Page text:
Research demonstrates that improving population health and achieving health equity will require broad approaches that address social, economic, and environmental factors that influence health. This brief provides an overview of the broad factors that influence health and describes efforts to address them, including initiatives within Medicaid.
Atención de salud en Puerto Rico y las Islas Vírgenes de los Estados Unidos: una revisión, a seis meses de las tormentas (Informe)
Puerto Rico y las Islas Vírgenes de los Estados Unidos (USVI) sufrieron daños significativos en su infraestructura y sistemas de salud a causa del impacto de los huracanes Irma y María en septiembre de 2017. Basándose en entrevistas con residentes, partes interesadas clave, y en informes públicos, este informe proporciona una visión general del estado de los esfuerzos de recuperación, a seis meses de las tormentas, con un enfoque en los sistemas de atención médica.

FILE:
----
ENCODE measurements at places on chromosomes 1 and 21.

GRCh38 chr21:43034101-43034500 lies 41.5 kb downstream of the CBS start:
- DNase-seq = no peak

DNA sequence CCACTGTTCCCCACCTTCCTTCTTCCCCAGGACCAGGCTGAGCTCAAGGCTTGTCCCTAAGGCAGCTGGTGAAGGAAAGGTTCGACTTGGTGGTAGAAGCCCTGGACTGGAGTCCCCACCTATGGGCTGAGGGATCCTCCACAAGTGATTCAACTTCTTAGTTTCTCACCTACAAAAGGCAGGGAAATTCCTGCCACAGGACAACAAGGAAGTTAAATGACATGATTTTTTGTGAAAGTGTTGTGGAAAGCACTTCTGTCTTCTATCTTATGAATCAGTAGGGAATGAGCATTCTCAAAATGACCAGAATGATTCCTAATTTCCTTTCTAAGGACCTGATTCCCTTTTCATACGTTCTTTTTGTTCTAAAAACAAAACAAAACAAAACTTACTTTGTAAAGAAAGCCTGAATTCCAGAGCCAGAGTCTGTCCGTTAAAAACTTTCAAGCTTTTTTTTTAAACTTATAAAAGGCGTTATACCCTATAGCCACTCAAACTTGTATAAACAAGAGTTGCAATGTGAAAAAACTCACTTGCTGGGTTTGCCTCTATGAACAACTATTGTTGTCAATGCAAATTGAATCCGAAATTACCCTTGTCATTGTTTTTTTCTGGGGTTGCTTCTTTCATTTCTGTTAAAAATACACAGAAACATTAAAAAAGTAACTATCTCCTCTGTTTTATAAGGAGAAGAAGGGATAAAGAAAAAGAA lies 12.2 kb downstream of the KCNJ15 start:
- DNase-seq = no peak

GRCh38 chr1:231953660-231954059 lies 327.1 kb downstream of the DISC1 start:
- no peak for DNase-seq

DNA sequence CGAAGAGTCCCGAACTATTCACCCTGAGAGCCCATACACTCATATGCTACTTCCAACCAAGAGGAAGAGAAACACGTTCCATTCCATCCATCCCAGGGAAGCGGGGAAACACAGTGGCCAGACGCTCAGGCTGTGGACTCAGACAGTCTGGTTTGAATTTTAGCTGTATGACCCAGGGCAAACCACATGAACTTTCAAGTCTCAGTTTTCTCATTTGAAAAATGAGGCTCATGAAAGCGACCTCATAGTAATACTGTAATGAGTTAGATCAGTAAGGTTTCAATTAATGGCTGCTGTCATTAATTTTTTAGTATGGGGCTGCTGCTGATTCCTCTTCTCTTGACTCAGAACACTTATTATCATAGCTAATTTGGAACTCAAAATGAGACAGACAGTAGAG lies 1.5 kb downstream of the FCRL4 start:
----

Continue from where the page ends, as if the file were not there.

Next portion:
Health and Access to Care and Coverage for Lesbian, Gay, Bisexual, and Transgender (LGBT) Individuals in the U.S.
Lesbian, gay, bisexual, and transgender (LGBT) individuals often face challenges and barriers to accessing needed health services and, as a result, can experience worse health outcomes. These challenges can include stigma, discrimination, violence, and rejection by families and communities, as well as other barriers, such as inequality in the workplace and health insurance sectors, the provision of substandard care, and outright denial of care because of an individual’s sexual orientation or gender identity. This issue brief examines population characteristics of the LGBT community and the impacts of the Affordable Care Act (ACA), Supreme Court rulings and other policy changes related to same-sex marriage that can insurance coverage and access to health care services, and recent actions by the Trump Administration.